Crying

Crying is probably one of the most important skills an infant can learn.  Without crying, a baby cannot have its needs attended to nor can it adequately control the adults in its household. Never underestimate the power of crying.

Initially, when you’ve first made the transition to the dry world, you’ll be crying instinctively so don’t fret too much about what you’re saying because the adults will instinctively try to appease you.  So it’s okay to have the same cry routine to complain about soiled nappies, the hungries, the temperature, level of lighting or the colour of your sleeper because the adults will attempt to change all of these in a furtive effort to make you stop.

As you get more adept, you should develop a more elaborate cry routine.  Each of you will develop a routine that is different, of course .. this is necessary to prevent mothers from getting together and discovering meaningful patterns.  What is important though is that you learn about “levels” of crying and how you should use each level to achieve the desired effect.  Here’s a sample classification taken from my own repertoire:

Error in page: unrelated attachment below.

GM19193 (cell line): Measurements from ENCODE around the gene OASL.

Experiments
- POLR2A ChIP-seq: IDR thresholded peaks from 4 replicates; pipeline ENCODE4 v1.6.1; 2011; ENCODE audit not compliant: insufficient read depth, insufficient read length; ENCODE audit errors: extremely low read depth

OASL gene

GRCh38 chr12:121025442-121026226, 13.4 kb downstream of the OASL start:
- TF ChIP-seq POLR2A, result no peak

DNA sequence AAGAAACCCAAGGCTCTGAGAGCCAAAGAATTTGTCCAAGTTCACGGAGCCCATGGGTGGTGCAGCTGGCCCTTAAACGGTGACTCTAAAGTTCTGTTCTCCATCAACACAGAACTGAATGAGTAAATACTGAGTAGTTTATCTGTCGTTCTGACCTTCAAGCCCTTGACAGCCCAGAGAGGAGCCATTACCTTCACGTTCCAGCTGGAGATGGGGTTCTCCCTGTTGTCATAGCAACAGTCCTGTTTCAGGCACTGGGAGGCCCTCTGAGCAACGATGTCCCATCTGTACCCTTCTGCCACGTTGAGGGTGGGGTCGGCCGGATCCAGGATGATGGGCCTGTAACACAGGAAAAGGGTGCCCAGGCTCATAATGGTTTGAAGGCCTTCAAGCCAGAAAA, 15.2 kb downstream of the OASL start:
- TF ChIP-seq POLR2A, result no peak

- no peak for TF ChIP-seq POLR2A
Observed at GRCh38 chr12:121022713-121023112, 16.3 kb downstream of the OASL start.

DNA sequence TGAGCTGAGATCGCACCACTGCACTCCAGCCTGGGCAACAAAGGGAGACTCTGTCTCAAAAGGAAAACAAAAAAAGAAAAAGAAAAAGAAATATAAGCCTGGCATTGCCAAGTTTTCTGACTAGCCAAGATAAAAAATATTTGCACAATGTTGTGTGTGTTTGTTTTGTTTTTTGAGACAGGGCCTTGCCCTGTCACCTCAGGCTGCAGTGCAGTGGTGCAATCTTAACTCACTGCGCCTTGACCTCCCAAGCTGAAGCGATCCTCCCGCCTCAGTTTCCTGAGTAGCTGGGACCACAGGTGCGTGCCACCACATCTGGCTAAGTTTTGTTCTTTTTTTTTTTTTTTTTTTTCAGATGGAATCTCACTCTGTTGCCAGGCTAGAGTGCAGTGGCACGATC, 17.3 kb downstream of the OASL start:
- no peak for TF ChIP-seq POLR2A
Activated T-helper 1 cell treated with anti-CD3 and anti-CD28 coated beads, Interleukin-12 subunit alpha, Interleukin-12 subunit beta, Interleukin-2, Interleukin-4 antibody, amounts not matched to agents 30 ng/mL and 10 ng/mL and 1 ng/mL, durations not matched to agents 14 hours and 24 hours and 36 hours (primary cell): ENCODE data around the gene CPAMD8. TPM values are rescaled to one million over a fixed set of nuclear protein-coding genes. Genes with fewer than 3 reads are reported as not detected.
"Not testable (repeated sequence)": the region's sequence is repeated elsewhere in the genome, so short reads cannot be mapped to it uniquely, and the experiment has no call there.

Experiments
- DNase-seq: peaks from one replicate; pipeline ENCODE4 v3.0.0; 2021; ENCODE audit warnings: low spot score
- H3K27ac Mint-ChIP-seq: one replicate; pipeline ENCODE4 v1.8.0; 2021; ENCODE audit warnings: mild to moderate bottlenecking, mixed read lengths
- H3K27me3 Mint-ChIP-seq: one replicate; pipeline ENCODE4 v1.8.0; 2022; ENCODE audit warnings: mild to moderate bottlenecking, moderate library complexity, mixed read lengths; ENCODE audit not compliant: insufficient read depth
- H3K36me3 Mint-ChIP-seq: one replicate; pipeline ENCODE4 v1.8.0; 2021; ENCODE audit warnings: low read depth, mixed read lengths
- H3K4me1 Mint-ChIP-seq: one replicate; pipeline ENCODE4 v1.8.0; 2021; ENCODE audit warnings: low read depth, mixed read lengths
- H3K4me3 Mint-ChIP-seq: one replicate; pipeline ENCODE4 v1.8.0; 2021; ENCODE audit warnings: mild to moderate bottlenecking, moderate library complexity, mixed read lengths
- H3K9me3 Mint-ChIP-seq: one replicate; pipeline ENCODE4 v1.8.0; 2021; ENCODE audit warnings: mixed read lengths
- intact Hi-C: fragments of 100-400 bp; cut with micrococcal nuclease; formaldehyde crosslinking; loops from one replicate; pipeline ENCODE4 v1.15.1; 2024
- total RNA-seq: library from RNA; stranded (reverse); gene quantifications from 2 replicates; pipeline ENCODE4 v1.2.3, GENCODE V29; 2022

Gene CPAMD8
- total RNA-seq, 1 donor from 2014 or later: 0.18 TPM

Stage 1: Not really a “cry” … it’s a pre-cursor to crying.  This is the warning we give to tell our handlers that they’ve got less than a minute to figure out what we want before we move on to the next stage.  Phonetically, it’s much like an “eh……” sound (or “uh….” for our American cousins or “pardon me” for you Brits) but it’s uttered with a sense of urgency.

Stage 2: This is your standard every-day cry, your bread-and-butter wail that gets you everything from a new diaper to a bandaid on your chin. Practice this when you know you parental units are away  — try to find a “wahhhhh – wahhhhhh”  sound that is both sincere and has volume. Occasionally, your adults may catch on that some of these stage 2 cries aren’t sincere…learn from this and hone your technique.

Stage 3: At this stage we’re screaming.  The volume and frequency of the cry should be more intense and it should inspire a sense of urgency and concern from your handlers. This is where your acting ability shines because when the Stage 3 Scream is well executed, every male adult within 100m will reflexively rush to defend you and every female of child-bearing ager within 3 Km will begin lactating.

Stage 4: A stage 4 scream is not something to be toyed with — this is the infant equivalent of 911.  Every adult mammal, upon hearing a stage 4 scream, should immediately rush to your side with a first aid kit and be prepared to airlift you to the nearest medical facility. Don’t abuse this scream — it should only be used for true emergencies, the occasional test and, infrequently, for entertainment purposes.

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